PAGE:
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All about tremor essential tremor familial tremor causes of tremor symptoms of tremors diagnosis of tremors treatment for tremors

What causes a tremor?

Tremor occurs when the muscles relax and contract repeatedly. While most people experience a tremor at some time, usually because of fear or excitement, a number of neurological diseases that destroy nerve tissue cause uncontrollable tremor. These include Parkinson's disease and multiple sclerosis. Other causes include stroke or head injury; Wilson's disease, a hereditary disorder in which toxic levels of copper accumulate in the tissues; mercury poisoning; an over-active

thyroid gland; and liver encephalopathy. Tremor can occur as a side effect of drugs including amphetamines, antidepressants, antipsychotics, caffeine, and lithium, and as a result of withdrawal from alcohol or addictive drugs.

Some types of tremor are signs of an underlying condition. About a million and a half Americans have Parkinson's disease, a disease that destroys nerve cells. Severe shaking is the most apparent symptom of Parkinson's disease. This coarse tremor features four to five muscle movements per second. These movements are evident at rest but decline or disappear during movement. Other disorders that cause tremor are multiple sclerosis, Wilson's disease, mercury poisoning, thyrotoxicosis, and liver encephalopathy. A tremor that gets worse during body movement is called an "intention tremor." This type of tremor is a sign that something is amiss in the cerebellum, a region of the brain concerned chiefly with movement, balance and coordination.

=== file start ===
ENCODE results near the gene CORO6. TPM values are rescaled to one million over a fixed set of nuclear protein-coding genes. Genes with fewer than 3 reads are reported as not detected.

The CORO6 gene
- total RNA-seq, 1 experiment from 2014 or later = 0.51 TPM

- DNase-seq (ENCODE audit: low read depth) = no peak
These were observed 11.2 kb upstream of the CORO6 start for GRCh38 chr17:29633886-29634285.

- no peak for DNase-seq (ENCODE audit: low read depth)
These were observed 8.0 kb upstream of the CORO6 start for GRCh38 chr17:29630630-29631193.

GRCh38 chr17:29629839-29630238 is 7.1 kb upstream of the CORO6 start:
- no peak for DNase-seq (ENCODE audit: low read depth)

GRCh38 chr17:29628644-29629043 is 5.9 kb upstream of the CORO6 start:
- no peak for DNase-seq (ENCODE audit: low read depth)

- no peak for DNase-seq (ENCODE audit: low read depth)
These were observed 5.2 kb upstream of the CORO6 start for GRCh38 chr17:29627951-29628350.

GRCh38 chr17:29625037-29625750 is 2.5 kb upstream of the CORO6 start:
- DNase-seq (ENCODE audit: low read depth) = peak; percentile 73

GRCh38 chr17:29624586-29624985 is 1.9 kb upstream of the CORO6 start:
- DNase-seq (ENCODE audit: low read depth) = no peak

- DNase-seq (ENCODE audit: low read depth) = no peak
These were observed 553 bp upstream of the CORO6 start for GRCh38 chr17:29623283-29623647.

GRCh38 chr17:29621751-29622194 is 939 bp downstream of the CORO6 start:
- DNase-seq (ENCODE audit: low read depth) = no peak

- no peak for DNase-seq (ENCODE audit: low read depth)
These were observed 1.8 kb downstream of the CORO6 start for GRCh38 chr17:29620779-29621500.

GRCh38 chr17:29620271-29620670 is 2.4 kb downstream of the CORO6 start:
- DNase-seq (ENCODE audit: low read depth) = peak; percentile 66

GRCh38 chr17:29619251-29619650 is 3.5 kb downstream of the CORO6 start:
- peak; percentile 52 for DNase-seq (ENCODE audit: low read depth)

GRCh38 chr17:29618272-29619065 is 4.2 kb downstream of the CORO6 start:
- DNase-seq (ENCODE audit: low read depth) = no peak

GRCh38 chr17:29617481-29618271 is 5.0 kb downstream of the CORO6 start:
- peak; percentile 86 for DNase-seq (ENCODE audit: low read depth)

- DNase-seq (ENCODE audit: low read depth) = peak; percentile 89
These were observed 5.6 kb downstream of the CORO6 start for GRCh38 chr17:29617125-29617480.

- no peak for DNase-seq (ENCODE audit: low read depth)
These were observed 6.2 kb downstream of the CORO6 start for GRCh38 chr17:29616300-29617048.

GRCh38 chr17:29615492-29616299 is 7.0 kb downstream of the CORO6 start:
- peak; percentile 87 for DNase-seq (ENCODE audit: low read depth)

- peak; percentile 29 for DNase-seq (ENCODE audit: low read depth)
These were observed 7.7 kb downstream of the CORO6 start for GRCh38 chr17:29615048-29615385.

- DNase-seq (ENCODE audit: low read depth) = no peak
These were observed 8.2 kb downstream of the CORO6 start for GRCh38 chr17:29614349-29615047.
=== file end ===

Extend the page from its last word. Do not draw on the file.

Tremors are classified according to the type of shaking, how often it occurs, and how severe it is. A tremor that gets worse when a person is moving is called an intention tremor. Intention tremors signal a problem in the cerebellum, the part of the brain responsible for movement, balance, and coordination. These usually occur in people with multiple sclerosis, who have had a stroke, or suffer from alcoholism. Essential tremors are a type of tremor that begin in early adulthood and have no known cause. When essential tremors begin in older people, they are called senile tremors. Research has shown that essential tremor is in an inherited condition in over 50 percent of all cases. Children of a parent with essential tremor have a 50% chance of also having this condition. Essential tremors do not indicate any underlying disease. Tremors that occur when the muscles are at rest may be a sign of Parkinson's disease. These types of tremors are called resting tremors or Parkinsonian tremors.

More information on tremor

What is a tremor? - Tremor is an unintentional (involuntary), rhythmical alternating movement that may affect the muscles of any part of the body.
What's essential tremor? - Essential tremor is a nerve disorder characterized by uncontrollable shaking, or tremors, in different parts and on different sides of the body.
What is a familial tremor? - Familial tremor is a neurologic disorder that tends to run in families, involving involuntary shaking (tremors).
What causes a tremor? - Tremor is caused by Parkinson's disease and multiple sclerosis. Other causes include stroke or head injury; Wilson's disease.
What're the symptoms of tremors? - Intention tremors can occur at rest. Essential tremor most commonly affects the head and hands. Parkinsonian tremors occur at rest.
How are tremors diagnosed? - Close attention to where and how the tremor appears can help provide a correct diagnosis of the cause of the shaking.
What is the treatment for tremors? - There is no cure for tremor and, in most cases, there is no need to treat essential tremor. Propranolol is often used to treat severe essential tremor.
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